Value? You bet. Utterly fantastic.
And who was it who rhymed "across the tracks" with "wailin' sax"? First ever poet in rock'n'roll.
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Initial post: 20 Dec 2011 05:00:18 GMT
Thanks for the great review, I'm going to order some of these.
Can you tell me what is the basic difference between the "London America Story" series and the "London America Label" series?
In reply to an earlier post on 20 Dec 2011 09:52:10 GMT
Dangerous Dave says:
Both use the same source, that is, the London American releases in the UK in the year of 19XX. In 1949, UK Decca formed a subsidiary called London-American in order to distribute material from the American independent labels. The indies covered included Imperial, Chess, Dot, Atlantic, Specialty, and Sun. More were added over the years. These labels would not have had any outlet in the UK if it had not been for London American. And bear in mind that a lot of rock'n'roll came out on indies - they were the groundbreakers then as they are, to a lesser extent, now.
The "London American Story" series is from OneDay and each release for a year comprises of 2 CD's with 50 tracks - there are exceptions like their "Rarities". The "London American Label Year by Year" series is from Ace, the renowned reissue label. Each of its issues is on a single CD with, something like 28 tracks. The OneDay series sets costs much less than the Ace equivalent.
So you could say game, set and match to OneDay. But it's not as simple as that. Ace always use the original masters from the year stated. OneDay have sometimes used a later versions of the same song i.e. not the one from the year covered (though this practice isn`t over frequent). This really annoys serious collectors. Ace also give you very scrupulously researched detail on the artists and songs contained. In terms of the music OneDay seem to stick closely to numbers that performed well in the US Charts in the relevant year. While there's often a fair bit of overlap the Ace compilations are more subjective and sometimes quirky - I would imagine several of their staff vote for favourites.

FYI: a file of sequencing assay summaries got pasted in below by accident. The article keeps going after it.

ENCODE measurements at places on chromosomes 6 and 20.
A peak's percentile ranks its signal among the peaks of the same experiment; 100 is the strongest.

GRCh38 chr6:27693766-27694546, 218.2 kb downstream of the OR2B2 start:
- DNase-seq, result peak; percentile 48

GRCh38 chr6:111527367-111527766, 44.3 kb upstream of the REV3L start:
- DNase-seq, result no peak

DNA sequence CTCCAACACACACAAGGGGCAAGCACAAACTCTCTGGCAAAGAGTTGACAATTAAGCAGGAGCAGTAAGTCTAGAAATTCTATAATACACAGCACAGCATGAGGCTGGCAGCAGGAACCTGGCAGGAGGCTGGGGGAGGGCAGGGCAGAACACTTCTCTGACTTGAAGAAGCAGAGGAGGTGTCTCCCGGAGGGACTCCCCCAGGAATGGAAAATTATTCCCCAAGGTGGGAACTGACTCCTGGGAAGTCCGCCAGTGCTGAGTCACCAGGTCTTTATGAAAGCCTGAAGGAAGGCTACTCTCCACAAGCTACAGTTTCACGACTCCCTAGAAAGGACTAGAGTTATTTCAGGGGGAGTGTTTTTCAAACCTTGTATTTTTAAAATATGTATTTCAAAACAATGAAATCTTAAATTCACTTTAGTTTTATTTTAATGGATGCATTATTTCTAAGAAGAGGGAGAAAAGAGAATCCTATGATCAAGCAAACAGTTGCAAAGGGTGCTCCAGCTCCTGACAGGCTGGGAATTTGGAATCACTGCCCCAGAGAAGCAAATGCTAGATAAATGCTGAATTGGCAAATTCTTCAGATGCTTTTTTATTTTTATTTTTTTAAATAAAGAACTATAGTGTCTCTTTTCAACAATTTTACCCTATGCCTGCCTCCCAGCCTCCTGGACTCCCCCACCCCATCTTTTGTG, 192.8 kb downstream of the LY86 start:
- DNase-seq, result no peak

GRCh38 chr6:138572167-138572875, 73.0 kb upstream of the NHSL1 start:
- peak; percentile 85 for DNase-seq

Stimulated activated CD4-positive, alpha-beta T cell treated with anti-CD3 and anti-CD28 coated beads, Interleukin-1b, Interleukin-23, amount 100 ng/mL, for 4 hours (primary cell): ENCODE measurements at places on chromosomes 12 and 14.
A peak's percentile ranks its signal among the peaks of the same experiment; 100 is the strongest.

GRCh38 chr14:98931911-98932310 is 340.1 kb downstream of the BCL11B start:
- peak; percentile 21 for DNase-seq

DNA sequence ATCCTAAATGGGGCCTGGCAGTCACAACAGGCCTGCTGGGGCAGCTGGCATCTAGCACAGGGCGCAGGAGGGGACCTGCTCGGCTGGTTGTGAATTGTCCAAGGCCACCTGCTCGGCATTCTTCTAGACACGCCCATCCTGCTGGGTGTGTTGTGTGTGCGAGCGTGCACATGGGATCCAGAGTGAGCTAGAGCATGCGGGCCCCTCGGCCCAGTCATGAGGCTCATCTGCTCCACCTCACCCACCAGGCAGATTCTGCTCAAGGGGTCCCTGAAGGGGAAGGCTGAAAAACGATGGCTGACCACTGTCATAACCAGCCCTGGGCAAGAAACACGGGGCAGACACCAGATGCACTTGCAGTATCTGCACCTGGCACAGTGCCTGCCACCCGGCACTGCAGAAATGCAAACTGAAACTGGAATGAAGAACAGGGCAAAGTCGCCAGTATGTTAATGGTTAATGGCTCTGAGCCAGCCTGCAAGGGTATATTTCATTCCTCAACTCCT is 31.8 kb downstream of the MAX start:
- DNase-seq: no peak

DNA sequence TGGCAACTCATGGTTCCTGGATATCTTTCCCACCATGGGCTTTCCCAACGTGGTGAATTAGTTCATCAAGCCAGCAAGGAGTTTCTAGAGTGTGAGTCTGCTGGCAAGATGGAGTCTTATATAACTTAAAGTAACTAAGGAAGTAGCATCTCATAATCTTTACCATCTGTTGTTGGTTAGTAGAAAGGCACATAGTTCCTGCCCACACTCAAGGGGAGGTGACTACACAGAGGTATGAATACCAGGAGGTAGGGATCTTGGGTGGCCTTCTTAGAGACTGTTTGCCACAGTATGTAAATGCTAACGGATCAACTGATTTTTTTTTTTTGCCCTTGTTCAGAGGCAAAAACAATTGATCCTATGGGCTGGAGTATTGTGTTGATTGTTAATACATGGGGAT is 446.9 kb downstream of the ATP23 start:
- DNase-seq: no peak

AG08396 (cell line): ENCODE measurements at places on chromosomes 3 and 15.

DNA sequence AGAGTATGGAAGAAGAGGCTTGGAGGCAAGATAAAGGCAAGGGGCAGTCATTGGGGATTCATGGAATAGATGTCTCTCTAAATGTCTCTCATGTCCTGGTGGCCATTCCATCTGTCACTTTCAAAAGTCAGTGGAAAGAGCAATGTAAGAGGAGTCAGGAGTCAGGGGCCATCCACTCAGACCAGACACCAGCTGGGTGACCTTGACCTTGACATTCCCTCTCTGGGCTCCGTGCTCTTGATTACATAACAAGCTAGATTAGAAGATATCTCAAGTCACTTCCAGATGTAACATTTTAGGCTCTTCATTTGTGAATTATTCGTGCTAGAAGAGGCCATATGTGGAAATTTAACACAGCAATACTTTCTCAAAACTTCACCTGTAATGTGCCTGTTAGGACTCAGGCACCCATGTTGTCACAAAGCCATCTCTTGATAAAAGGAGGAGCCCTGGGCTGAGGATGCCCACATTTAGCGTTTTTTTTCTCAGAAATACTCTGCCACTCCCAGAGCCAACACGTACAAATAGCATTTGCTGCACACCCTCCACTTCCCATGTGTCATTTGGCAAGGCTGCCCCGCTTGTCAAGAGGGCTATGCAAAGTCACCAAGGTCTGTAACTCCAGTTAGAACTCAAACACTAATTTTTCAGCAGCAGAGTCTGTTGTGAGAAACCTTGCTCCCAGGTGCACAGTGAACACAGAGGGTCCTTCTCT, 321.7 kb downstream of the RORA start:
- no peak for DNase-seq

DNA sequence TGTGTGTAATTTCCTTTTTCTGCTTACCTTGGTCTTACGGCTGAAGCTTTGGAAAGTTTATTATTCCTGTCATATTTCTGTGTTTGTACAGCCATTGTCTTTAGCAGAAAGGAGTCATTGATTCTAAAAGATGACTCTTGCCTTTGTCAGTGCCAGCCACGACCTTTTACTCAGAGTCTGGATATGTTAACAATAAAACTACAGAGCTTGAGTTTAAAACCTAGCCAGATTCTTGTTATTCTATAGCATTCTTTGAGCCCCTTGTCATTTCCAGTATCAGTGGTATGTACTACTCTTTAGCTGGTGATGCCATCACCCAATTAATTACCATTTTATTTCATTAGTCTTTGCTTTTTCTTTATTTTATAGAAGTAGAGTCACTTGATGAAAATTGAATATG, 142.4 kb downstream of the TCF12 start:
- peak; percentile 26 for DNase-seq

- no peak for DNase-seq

If you want to find out more about Ace they have a good website and give you quite a chunk of info about each of their releases. OneDay also have a site but you'll see from looking at it that it's more nostalgia based.
Does that help?
Assuming you're posting from Oz, how's the sunshine over there? My daily dose of sun from Bondi via Aquabumps isn't too sunny at the moment. In fact the guy writing it leads off "This ain't Summer!"
In reply to an earlier post on 20 Dec 2011 10:49:58 GMT
Last edited by the author on 20 Dec 2011 10:50:21 GMT
Thanks again for the appreciated response.
Yes, I really attempt to stick with the original recordings, even if the re-do's often sound technically better.
Infact the second hand type shops here will not trade-in the "oldies" if they in the main comprise re-recordings. It is well proven here that those in the 60-70 age group will not touch them!
Melbourne weather at this time is usual, Central heating needed at odd times and Aircon the next day. Hot and sticky for Xmas day supposedly......Cheers
Posted on 21 May 2012 15:04:37 BDT
Dave, the rhymer in question was the late and much lamented Jerry Leiber, arguably the greatest lyricist of all, in the Coasters' That Is Rock 'n Roll". Or was your question rhetorical?
In reply to an earlier post on 21 May 2012 20:17:45 BDT
Dangerous Dave says:
Yup, that was a touch of rhetoric showing it's head, and I don't have too many arguments with regarding the late, and very much lamented, Jerry L as the "First ever poet in rock'n'roll" though a certain Chuck "Crazylegs" Berry may choose to differ.